Over the last 5 years, Ashley and Jordan have been together and together, they have struggled with addition and were homeless.They look back on that time with no regrets because they say they have learned who they want to be going forward. They are sober, employed, living in affordable housing and expecting their second child. The positive trajectory this family is on is possible, in part, to the support the couple received during their 9 month stay at Samaritan House Fort Collins which is run by the Larimer County arm of Catholic Charities of Denver.

“This is the best thing that’s ever happened in my life,” Ashley said. “Getting into the extended stay program was a blessing where we were held accountable for our sobriety which helped us with our daughter.”

When Ashley and Jordan first came to Samaritan House Fort Collins, their daughter Mayla was in foster care. She was taken away from them because of their addictions and that was the biggest wake up call of all. Once the couple showed they were committed to sobriety and living a stable lifestyle, they were granted full custody of her in March, right before Mayla’s 2nd birthday.

“Catholic Charities has definitely done a lot for us,” Jordan agreed. “The staff, they really care,” Ashley chimed in.

Samaritan House Fort Collins is the only shelter for women and families experiencing homelessness in Larimer County.

“In Fort Collins, a lot of people don’t think we need a shelter,” Vice President of Shelters for Catholic Charities said. ¬†“Rent is extremely expensive, especially in relation to the wages people earn. This shelter is serving a a great purpose in this community.”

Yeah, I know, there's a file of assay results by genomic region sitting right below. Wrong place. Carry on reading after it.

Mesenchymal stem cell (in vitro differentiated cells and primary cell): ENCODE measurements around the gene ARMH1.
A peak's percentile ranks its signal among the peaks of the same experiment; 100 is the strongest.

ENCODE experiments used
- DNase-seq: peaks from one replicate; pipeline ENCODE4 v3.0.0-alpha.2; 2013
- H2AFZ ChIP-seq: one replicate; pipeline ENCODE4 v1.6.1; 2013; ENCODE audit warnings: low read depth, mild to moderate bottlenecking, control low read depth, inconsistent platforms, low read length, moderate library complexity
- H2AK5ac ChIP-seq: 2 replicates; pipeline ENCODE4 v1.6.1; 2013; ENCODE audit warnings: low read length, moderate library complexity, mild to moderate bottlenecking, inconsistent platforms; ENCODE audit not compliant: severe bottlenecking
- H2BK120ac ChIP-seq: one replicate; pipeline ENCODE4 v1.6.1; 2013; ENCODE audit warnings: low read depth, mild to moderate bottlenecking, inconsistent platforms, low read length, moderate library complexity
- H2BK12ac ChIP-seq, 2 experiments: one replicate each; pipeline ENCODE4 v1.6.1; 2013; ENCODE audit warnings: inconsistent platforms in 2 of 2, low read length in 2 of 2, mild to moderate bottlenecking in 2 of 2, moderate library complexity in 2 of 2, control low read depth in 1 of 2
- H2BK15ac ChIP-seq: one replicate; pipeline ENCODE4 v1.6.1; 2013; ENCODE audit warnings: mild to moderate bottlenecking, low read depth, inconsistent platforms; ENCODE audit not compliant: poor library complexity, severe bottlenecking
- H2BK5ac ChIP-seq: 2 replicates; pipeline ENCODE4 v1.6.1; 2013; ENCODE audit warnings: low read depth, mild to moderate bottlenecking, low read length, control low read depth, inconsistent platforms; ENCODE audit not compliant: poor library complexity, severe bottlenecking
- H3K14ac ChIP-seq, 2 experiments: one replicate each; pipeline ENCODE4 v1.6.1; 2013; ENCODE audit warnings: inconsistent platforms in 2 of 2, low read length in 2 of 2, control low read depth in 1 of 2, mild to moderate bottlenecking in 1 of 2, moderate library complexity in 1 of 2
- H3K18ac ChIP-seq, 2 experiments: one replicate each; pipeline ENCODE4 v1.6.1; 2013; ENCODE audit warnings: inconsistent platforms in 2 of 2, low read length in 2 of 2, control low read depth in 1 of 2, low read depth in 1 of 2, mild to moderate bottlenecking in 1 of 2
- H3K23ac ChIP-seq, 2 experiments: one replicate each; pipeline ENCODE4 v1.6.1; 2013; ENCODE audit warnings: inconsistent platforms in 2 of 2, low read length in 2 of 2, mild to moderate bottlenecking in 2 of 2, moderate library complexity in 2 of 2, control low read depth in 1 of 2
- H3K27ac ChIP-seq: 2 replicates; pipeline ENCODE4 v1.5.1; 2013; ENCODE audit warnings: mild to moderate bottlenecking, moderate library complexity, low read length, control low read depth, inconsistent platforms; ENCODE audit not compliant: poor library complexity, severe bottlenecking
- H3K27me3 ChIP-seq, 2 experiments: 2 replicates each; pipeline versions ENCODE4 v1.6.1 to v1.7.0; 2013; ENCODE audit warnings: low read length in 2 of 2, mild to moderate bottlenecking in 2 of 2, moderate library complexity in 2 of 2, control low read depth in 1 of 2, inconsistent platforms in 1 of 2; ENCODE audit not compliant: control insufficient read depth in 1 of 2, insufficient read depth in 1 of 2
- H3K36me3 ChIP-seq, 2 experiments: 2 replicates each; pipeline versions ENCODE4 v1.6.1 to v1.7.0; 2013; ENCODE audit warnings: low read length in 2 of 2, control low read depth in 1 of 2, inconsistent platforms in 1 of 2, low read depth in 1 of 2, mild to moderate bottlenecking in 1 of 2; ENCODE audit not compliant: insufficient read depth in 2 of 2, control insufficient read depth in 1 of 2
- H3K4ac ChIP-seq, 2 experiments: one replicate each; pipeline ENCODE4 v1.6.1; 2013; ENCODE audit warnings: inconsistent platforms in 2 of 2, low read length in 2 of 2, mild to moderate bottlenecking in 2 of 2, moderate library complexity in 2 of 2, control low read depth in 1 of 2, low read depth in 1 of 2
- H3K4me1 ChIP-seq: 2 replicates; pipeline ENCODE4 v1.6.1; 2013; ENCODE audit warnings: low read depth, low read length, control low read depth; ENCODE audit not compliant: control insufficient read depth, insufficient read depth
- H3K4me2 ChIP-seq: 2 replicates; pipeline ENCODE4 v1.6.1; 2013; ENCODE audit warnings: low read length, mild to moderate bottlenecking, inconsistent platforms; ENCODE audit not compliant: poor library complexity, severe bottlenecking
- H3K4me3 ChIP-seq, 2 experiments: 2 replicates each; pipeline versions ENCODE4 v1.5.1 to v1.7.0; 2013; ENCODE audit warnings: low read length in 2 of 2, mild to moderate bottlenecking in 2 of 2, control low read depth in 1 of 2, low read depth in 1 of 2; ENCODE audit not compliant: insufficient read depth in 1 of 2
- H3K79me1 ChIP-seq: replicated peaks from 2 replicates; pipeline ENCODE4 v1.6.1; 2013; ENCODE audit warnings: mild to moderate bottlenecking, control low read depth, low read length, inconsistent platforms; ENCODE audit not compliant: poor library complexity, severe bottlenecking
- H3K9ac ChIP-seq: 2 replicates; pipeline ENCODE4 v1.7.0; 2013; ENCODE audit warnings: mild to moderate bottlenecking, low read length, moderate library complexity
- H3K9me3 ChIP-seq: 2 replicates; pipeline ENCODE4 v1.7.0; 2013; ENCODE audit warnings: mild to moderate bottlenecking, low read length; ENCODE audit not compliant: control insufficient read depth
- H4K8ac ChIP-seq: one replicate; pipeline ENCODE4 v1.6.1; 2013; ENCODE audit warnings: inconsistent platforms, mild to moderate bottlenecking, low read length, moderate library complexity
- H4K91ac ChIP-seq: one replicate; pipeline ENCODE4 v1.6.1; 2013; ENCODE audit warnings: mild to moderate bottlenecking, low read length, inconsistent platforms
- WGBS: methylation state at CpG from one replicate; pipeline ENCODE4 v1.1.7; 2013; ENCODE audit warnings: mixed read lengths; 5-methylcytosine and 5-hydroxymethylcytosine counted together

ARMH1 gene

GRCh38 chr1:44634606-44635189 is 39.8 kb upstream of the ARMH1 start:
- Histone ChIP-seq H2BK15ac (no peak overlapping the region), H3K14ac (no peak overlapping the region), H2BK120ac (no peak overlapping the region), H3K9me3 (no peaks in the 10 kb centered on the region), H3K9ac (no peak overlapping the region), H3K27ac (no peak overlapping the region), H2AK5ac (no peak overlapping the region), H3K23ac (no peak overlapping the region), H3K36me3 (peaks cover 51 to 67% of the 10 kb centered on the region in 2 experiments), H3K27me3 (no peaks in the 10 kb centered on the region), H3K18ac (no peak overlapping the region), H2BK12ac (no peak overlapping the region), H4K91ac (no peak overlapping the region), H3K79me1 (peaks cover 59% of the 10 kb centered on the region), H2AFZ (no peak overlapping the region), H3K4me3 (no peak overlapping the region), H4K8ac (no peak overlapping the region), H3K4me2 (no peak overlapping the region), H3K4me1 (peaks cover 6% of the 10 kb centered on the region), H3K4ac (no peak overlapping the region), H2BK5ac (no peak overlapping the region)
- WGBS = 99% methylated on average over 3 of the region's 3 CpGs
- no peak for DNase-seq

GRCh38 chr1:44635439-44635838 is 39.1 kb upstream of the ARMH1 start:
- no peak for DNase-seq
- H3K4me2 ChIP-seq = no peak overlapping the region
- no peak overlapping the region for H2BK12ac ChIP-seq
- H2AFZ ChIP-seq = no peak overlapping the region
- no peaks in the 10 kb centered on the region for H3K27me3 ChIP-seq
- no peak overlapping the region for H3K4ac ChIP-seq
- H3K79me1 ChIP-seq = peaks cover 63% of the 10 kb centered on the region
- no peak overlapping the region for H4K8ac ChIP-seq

In the Spring of 2021, the leaders at Samaritan House Fort Collins decides to shift the focus of the shelter to helping families and single women. Male veterans experiencing homelessness are welcome, but they stay in a separate section of the facility. Samaritan House Fort Collins is now a 24/7 operation. For decades, it was solely a night shelter. With that change, three hot meals, breakfast, lunch and dinner, are served each day.

“Twelve months ago, we were sheltering on average, on any given night, probably 40 individuals. Last night, we had 92,” Catholic Charities’ Interim Regional Director Joe Sarr told me one afternoon in April. “We’ve seen a 350% growth in families and roughly a 200% growth in total individuals.”

Sarr says no one is turned away and that the rooms within the shelter are being reorganized and repurposed into comfortable spaces to sleep. Lockers have been added so that guests can secure their belongings when they leave for work or school during the day. The shelter serves as a home for those as young as newborns to senior citizens.

“I tell folks that there’s nothing more important than welcoming people into this space and helping people feel whole and welcome,” Shelter Supervisor Katie Tiffany said. Tiffany has led a cultural shift at Samaritan House Fort Collins over the last year. Coming from the hospitality industry in Breckenridge, Tiffany has energized her staff to make sure they’re engaging, accommodating and encouraging shelter guests as they figure out their next steps.

“Ultimately, the long term objective is to get our guests into housing, and that is the goal that we have and that’s the one we focus on,” Vice President of Shelters of Catholic Charities Mike Sinnett said.

In May, Ashely, Jordan and Mayla moved into a place of their own.

“I think the most exciting thing for me having a home is that my daughter’s going to have a home,” Ashley said. “Together, all three of us.. I mean, and now four, we can do anything.”